So that big Longboat Development project downtown was unveiled today. You might have already heard something about that.
200,000 square feet, a 154-room hotel, ground-level retail and restaurant space, five floors of office space, a twenty-story tower and a 450-stall parkade in a project to be built with seventy-five million dollars of private funding. So at the risk of understating the matter somewhat, I'd say, yeah, that sounds pretty good.
The design is certainly impressive-looking, and I dig its incorporation of the Mitchell-Copp facade; it gives the building a unique feature and a charming landmark quality. It does seem to instill the overall piece with something of a Las Vegas vibe, but hey, people like Las Vegas.
The caveat, of course, as cherenkov reminds us, is that the last major Stantec project downtown infamously underwent some changes between concept and execution. So it may be worth your time to temper your initial expectations accordingly.
But the one thing -- out of everything else -- the one thing that caught my imagination most out of all the coverage was this brief quote from the Paul Turenne story for the Sun, bolded for emphasis:
As a room full of big wigs was preparing to announce the [$75-million] redevelopment of nearly an entire city block of downtown Winnipeg, CentreVenture CEO Ross McGowan revealed that his organization decided to draw a line in the sand in 2009, when it discovered "a third-tier discount retailer" was about to purchase the old A&B Sound building at the corner of Portage Avenue and Donald Street.
"We were not entirely sure what we were going to do with this land, but we knew it had to be purchased," McGowan said.
Now, it gives me no small measure of reassurance and satisfaction to know that CenterVenture kept as close an eye on, and was just as cheesed off about the state of, the A&B Sound building as I was. And I know I'm not known for saying the following particularly often, but good for CenterVenture; with Dollarama down the street, THE BARGAIN! SHOP kitty-corner to the property, and Money Mart just seconds away from that, allowing yet another low-yield and low-reputation company into that immediate area might have been a killshot to development in that entire stretch of downtown. Instead, the agency's snap decision to purchase the building -- the camel's back that they plucked the straw from, their reaction of "Wait, who'll move in? THE HELL THEY WILL" -- and then a couple years' worth of patience has developed into, perhaps not the final piece, but certainly one of the biggest prospective success stories that the downtown has seen in years.
(Although CenterVenture will have to make a point of publicly showing the Avenue Building project some love, here and there; that's one group of developers that probably feels a tad overshadowed and forgotten, right now, in all of this.)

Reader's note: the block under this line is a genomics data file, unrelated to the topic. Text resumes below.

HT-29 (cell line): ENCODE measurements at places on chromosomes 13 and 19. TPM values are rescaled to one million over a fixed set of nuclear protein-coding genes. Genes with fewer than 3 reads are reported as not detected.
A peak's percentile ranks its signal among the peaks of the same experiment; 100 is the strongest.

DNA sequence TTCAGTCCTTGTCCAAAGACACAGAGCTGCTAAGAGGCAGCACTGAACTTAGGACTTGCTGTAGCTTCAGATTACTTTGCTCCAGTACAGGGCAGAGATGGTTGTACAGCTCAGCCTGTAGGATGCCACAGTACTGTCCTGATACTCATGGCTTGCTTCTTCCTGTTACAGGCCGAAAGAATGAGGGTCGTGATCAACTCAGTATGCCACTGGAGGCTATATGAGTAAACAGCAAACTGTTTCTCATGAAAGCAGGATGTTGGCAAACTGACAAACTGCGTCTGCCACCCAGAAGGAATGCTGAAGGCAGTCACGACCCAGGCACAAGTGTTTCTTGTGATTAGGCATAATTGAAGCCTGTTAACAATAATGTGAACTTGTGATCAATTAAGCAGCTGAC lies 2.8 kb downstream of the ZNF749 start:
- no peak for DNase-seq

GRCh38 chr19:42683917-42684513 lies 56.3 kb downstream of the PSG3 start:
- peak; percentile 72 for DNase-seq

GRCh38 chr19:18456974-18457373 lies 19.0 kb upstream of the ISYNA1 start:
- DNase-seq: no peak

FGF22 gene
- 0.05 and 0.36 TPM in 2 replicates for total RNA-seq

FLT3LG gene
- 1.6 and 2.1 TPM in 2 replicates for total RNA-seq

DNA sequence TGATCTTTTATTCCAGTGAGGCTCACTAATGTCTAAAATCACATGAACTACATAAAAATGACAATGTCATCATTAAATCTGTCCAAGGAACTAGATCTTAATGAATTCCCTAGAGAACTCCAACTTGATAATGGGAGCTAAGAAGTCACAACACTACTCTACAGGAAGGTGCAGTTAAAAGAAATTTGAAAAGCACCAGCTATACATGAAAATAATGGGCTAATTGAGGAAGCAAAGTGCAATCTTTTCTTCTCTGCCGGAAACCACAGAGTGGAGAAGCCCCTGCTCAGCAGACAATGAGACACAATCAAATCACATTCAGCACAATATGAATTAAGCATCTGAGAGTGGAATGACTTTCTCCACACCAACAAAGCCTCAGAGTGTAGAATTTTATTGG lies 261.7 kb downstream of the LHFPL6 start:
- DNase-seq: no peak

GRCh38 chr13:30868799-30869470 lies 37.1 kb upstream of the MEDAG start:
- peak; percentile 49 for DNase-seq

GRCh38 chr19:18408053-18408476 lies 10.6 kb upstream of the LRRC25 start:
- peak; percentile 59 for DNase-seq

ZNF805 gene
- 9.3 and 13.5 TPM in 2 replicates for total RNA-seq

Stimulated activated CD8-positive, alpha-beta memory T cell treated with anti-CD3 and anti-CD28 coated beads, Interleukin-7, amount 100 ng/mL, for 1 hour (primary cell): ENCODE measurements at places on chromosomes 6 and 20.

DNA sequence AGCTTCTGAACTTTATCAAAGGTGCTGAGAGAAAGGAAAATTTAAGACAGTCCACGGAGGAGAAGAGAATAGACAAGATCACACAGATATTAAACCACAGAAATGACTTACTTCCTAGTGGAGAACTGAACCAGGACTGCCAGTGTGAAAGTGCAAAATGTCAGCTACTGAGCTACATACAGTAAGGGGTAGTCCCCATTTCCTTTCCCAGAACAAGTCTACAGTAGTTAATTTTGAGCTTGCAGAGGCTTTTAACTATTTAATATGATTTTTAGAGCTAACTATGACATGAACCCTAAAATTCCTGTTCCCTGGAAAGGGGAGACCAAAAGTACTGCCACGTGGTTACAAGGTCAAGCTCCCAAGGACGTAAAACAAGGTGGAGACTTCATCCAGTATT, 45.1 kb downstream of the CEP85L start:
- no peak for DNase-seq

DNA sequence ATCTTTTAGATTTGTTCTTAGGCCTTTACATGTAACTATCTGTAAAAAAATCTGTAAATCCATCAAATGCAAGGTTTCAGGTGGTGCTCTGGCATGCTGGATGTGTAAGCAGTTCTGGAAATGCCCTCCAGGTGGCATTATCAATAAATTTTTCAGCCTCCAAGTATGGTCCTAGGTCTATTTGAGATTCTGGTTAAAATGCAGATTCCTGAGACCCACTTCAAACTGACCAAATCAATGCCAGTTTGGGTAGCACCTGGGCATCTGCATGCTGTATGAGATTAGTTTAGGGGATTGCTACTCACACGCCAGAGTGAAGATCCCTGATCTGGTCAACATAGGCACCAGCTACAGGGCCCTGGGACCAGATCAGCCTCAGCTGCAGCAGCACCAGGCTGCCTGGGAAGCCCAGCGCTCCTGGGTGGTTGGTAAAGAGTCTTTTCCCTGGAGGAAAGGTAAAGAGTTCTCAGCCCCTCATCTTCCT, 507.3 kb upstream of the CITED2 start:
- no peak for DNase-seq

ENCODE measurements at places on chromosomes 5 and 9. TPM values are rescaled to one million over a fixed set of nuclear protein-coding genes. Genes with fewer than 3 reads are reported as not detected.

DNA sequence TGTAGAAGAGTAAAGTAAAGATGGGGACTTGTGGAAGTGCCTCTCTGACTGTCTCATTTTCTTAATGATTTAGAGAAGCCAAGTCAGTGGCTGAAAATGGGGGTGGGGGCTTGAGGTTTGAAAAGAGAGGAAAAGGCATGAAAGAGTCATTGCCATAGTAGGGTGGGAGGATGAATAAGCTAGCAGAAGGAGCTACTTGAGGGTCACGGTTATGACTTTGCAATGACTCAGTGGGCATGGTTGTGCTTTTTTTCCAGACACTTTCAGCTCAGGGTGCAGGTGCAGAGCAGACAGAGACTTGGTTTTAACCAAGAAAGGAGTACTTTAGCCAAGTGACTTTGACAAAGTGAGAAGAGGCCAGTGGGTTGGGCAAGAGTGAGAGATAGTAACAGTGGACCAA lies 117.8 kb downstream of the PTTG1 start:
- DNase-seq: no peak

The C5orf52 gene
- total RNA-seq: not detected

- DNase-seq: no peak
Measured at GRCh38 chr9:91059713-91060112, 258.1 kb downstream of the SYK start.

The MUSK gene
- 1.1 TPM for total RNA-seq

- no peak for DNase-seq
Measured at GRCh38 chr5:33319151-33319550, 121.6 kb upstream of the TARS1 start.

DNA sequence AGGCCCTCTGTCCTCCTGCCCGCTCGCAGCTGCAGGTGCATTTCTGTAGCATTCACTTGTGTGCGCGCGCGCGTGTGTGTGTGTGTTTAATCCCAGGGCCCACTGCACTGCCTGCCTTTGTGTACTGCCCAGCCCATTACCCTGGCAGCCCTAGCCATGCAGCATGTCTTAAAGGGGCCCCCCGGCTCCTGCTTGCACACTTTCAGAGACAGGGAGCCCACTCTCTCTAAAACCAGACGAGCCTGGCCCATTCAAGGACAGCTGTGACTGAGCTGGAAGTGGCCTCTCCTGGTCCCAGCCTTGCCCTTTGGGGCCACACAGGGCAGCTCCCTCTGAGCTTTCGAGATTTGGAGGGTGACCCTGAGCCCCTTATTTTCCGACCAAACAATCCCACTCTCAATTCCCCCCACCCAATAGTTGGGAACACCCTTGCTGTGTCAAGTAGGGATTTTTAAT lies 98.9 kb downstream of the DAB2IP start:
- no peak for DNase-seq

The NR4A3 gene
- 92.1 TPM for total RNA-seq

If you're anything like me, though -- aren't you incredibly curious about what company McGowan is thinking of when he refers to them as a "third-tier discount retailer"? Firstly, how awful does a store have to be to qualify as a "third-tier discount retailer" by Winnipeg standards? And, secondly, how do you think the company that wanted to purchase the building and move in back in 2009 must feel right now after reading that? There's no way they wouldn't remember having offered; can't you just imagine the regional manager of Your Dollar Store With More or whoever picking up the paper tomorrow morning, reading the feature story, spitting his coffee out all over his desk, and blurting out an indignant "HEY!"?
"Third-tier discount retailer", oh man, I can't not wonder who that must have been. He'd know not to say that about any of the companies with existing presences downtown -- because yikes would that be awkward -- so we know that Giant Tiger, Zellers, Buck or Two, THE BARGAIN! SHOP, Dollarama and the soon-to-be-defunct Hangers are all considered at least second-tier discount retailers. (Going into a dollar store and things not being a dollar always kind of irks me, but I'll save that for another post.) But we can safely figure that the retailer in question has to be a major chain with considerably large presence, because an independent single-store mom-and-pop operation couldn't possibly scrounge up the kind of coin needed to buy one of the most visible commercial locations in the entire city. Is there a major retail chain built on stores that all manage to be dingier than THE BARGAIN! SHOP? Is that possible? It would be actually sort of impressive, in a dreadful sort of way.
But who could it be? Who could it be? I'm left to only wonder, but my goodness, what an interesting conceptual exercise. A "third-tier discount retailer", like everything costs exactly two dollars and thirty-nine cents with no explanation as to why, the chocolate bars are all opened and half-eaten, the roof leaks constantly whether it's raining or not, the staff all wear puce vests with a button on the front that says "THIS IS GOOD ENOUGH", and anything you purchase spontaneously combusts inside the bag the second you walk out of the store. "Third-tier discount retailer". We can only imagine.